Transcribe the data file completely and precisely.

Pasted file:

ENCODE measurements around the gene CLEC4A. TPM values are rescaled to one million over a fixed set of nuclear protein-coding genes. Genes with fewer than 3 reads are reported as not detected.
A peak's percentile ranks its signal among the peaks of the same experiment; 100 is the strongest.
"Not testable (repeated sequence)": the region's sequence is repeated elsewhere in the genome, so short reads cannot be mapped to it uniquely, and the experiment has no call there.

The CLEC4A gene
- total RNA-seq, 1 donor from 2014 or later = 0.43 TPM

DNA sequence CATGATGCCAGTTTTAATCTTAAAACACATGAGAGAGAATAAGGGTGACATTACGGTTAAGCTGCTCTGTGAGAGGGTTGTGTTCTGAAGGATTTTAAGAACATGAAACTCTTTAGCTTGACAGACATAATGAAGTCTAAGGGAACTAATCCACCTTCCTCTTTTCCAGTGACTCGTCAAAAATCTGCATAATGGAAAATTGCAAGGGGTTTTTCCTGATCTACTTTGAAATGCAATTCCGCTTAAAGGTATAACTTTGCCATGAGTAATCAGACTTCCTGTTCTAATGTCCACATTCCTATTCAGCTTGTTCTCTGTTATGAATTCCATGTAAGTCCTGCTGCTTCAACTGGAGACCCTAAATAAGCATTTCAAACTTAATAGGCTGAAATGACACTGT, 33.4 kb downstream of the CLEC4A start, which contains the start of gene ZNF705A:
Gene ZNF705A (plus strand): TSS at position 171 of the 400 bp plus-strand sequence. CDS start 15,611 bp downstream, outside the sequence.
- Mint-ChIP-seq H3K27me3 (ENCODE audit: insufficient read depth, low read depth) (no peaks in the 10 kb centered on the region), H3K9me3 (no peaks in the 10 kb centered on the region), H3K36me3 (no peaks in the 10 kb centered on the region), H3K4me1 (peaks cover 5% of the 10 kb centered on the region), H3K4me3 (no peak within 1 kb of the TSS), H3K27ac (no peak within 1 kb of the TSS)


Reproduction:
ENCODE measurements around the gene CLEC4A. TPM values are rescaled to one million over a fixed set of nuclear protein-coding genes. Genes with fewer than 3 reads are reported as not detected.
A peak's percentile ranks its signal among the peaks of the same experiment; 100 is the strongest.
"Not testable (repeated sequence)": the region's sequence is repeated elsewhere in the genome, so short reads cannot be mapped to it uniquely, and the experiment has no call there.

The CLEC4A gene
- total RNA-seq, 1 donor from 2014 or later = 0.43 TPM

DNA sequence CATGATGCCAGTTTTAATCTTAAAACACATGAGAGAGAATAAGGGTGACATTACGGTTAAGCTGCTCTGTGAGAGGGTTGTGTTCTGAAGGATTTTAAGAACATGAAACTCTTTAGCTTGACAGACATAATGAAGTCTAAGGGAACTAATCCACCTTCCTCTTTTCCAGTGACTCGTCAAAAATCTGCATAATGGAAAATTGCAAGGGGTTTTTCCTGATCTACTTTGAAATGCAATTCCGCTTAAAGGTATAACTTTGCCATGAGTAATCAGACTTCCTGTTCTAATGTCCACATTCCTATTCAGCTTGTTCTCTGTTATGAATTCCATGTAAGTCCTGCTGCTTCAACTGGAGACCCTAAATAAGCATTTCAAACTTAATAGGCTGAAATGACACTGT, 33.4 kb downstream of the CLEC4A start, which contains the start of gene ZNF705A:
Gene ZNF705A (plus strand): TSS at position 171 of the 400 bp plus-strand sequence. CDS start 15,611 bp downstream, outside the sequence.
- Mint-ChIP-seq H3K27me3 (ENCODE audit: insufficient read depth, low read depth) (no peaks in the 10 kb centered on the region), H3K9me3 (no peaks in the 10 kb centered on the region), H3K36me3 (no peaks in the 10 kb centered on the region), H3K4me1 (peaks cover 5% of the 10 kb centered on the region), H3K4me3 (no peak within 1 kb of the TSS), H3K27ac (no peak within 1 kb of the TSS)